COACH DAVIS: Well, again, the game, they have a great demeanor to them. They have a mature demeanor to them. But when the game starts you never know how a guy's going to react, especially a young guy. I was very impressed with how they responded to the challenge of a solid offensive line and offensive scheme. The young guys played as well as anybody. Those young defensive linemen, as far as playing the techniques we were asking them to play, they were very consistent in what we were asking them to do.

Do you feel like that is the strength of your defense right now or those young line linemen?

COACH DAVIS: Again, it's one game, an evaluation, but it was started off very well.

Cary Williams yesterday said nobody really fears this defense and it needs to be tougher. Do you agree with that?

COACH DAVIS: I think every NFL defense, every defense in the NFL is striving to be a feared, respected defense. The only way you can get to where you're feared and respected is by playing great defense and being able to get off blocks, make tackles, stop the run. To have a fear of the pass rush they're afraid of, a blitz package with lockdown coverage, cover corners and safeties to where you're playing great defense. Swarm to the ball and have big hits and tackles. That's what puts fear in people.
The only way to get to that is by playing the individual techniques and learning the defense and playing together. So it's the same goal for every NFL defense. There is not one defense I've been on that hasn't talked about wanting to be feared. The only way to get to it is simply by putting the pads on people and being great at your trade and your craft.

Do you have any problem with it? If you're saying you have to go out there and do it, it's not about words. Do you have a problem with him voicing the words before the actions?

COACH DAVIS: I think all of our players need to have a mindset of being a feared defense. And all of our players need to have the mindset that if they master their position and they're great, if you're a corner, you're a lock down corner. If you're a backer, you're a tackling machine. If you're a pass rusher, you're at the quarterback all the time. Everyone needs to have the mindset that they have to be great at their spot for the defense to be feared.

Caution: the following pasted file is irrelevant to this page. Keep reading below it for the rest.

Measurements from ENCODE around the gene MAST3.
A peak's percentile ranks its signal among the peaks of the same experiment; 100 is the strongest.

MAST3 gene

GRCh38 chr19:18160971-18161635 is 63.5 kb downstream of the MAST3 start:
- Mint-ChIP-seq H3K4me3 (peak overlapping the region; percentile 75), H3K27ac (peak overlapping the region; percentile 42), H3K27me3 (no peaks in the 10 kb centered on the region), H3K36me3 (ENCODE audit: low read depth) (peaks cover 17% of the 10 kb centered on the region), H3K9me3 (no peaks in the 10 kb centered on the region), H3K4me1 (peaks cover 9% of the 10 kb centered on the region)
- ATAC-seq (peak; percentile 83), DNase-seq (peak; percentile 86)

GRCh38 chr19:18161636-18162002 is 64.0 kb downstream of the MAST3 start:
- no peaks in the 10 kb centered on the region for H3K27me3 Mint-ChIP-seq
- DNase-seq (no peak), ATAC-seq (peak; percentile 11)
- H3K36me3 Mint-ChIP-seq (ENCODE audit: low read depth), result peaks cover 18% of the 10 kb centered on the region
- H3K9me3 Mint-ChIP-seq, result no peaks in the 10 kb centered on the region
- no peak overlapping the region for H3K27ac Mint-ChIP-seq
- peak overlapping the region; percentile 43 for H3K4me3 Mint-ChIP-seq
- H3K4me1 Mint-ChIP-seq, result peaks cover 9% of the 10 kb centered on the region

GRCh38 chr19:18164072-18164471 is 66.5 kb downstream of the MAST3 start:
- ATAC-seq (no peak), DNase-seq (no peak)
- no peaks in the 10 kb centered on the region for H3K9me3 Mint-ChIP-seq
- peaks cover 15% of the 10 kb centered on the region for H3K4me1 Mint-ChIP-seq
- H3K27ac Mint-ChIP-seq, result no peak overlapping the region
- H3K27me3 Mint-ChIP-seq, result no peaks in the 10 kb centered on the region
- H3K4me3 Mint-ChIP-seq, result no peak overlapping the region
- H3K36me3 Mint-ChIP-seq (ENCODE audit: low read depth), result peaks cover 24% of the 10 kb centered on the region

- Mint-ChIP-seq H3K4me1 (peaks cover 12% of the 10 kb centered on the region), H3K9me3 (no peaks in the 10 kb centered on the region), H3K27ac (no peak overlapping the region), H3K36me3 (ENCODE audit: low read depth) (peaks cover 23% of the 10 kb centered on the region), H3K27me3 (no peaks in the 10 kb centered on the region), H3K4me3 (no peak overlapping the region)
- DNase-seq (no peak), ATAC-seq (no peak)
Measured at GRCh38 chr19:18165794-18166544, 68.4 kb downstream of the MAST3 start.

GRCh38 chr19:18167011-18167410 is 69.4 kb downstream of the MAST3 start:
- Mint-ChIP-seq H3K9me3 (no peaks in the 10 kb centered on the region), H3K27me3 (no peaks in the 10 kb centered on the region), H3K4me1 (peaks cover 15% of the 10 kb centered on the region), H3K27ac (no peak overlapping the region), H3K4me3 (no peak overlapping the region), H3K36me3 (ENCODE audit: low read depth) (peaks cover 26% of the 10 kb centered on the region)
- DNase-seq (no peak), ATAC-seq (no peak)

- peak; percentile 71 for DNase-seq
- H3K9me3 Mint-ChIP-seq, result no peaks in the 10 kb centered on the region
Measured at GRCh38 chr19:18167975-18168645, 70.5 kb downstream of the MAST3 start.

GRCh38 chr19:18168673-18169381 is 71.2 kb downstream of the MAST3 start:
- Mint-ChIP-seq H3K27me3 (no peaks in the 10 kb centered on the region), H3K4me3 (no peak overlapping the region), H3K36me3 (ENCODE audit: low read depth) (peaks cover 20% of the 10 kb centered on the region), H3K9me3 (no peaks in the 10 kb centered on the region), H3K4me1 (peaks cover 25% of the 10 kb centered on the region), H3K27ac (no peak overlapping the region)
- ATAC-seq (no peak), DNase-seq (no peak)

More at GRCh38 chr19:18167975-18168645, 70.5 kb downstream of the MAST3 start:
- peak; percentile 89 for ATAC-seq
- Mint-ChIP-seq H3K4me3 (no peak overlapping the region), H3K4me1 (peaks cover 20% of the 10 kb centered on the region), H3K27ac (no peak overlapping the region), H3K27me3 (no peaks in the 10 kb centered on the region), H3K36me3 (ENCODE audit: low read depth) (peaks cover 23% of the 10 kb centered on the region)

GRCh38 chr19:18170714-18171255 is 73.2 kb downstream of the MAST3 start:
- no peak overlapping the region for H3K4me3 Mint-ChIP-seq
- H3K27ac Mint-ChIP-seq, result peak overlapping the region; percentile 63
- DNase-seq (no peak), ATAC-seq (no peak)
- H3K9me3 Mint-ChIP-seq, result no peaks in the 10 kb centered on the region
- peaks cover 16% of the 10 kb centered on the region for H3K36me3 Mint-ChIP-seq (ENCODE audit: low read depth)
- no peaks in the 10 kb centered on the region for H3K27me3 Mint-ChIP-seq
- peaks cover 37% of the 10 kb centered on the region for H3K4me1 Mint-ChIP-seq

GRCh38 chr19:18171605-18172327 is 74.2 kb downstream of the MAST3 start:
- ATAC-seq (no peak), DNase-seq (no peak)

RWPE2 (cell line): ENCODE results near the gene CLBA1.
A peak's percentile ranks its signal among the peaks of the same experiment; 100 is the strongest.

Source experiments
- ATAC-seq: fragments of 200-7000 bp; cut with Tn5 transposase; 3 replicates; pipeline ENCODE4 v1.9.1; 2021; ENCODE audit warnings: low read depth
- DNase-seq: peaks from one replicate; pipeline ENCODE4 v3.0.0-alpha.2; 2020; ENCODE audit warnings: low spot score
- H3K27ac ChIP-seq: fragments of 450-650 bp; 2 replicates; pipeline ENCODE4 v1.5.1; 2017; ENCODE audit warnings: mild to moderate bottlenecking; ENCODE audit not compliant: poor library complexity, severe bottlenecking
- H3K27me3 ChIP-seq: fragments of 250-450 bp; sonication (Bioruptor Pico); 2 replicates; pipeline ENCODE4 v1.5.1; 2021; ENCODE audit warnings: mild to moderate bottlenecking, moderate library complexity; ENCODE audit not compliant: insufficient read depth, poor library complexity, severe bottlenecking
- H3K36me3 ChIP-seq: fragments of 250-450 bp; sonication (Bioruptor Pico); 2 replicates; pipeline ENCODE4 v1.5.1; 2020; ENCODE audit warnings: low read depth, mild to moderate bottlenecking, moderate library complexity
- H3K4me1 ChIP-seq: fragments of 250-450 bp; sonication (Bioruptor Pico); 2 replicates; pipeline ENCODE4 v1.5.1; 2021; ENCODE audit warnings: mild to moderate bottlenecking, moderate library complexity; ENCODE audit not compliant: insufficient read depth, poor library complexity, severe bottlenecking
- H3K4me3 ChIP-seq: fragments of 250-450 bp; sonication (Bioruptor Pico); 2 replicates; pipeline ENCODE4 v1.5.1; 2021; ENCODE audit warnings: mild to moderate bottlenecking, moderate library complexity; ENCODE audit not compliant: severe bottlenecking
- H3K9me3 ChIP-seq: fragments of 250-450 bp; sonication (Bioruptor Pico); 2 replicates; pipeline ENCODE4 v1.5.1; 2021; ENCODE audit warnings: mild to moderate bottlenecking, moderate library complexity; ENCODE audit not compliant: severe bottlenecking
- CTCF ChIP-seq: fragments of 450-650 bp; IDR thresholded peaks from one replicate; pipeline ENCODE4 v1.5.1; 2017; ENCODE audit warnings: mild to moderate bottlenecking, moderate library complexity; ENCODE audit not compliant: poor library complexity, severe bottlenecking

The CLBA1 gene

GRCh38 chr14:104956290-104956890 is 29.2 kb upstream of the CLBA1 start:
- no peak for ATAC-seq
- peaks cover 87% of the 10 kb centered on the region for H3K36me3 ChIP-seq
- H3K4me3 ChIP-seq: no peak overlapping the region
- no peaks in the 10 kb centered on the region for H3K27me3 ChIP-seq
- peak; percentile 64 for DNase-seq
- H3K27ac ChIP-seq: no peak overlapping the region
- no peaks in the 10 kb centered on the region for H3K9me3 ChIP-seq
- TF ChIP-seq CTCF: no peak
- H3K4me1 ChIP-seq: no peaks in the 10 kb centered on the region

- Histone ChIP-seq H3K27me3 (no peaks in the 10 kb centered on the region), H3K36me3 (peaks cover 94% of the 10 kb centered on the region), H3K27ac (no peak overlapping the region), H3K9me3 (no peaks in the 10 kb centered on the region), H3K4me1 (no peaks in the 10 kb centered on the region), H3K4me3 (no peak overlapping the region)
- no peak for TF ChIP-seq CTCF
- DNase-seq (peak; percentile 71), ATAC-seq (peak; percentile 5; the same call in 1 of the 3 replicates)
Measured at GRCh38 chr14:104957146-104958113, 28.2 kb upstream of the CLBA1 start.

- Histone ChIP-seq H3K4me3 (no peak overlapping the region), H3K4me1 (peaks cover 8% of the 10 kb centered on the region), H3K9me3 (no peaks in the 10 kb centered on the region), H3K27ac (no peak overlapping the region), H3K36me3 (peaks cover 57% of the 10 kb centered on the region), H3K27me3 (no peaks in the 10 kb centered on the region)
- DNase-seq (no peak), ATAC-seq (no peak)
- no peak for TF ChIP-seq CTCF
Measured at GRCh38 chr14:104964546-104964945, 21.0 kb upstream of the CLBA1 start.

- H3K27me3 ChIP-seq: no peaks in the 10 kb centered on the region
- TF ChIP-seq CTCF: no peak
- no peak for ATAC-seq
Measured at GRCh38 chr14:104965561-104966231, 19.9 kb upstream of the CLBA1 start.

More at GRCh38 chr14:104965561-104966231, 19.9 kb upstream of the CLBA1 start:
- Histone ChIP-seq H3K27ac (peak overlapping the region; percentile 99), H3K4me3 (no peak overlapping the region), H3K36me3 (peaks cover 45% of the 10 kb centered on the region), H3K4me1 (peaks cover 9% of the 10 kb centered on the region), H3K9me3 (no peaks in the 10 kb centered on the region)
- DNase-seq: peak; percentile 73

I get the sense that he didn't think during the practices that you were as tough a team and you weren't going to be as feared a team. Did you get that sense? Did you talk to him?

COACH DAVIS: I think with all of the guys when we're talking about tough and feared defenses, it's about making plays on defense, and that is the thing. If you're making the plays, you're feared and you're tough, and you're aggressive. When you're not making your plays, it's not coming off that way. So all of them have to have the mindset of being feared and nasty and tough and great at what they do.

Do you feel that mindset? Do all of them have it?

COACH DAVIS: We're working toward that. I'm going to say, no, we don't collectively have the mindset that needs to be where it is. It's a dailyyou don't just talk about it and say the words and all of a sudden everybody has the attitude. The way you get that confidence in your defense and in your techniques is by having success during the games. You can tell, we did not have that success in that game.
So we have got to work and tighten it down, get better at the individual techniques one position at a time to where we collectively have the success to give you the confidence to have that attitude to where we're growing toward. Nobody wants us to be more feared defense than the guys in our locker room. Nobody wants that swagger more than the guys.
But it's not words that gets you there. It's putting it together on the field during the games that will get us there.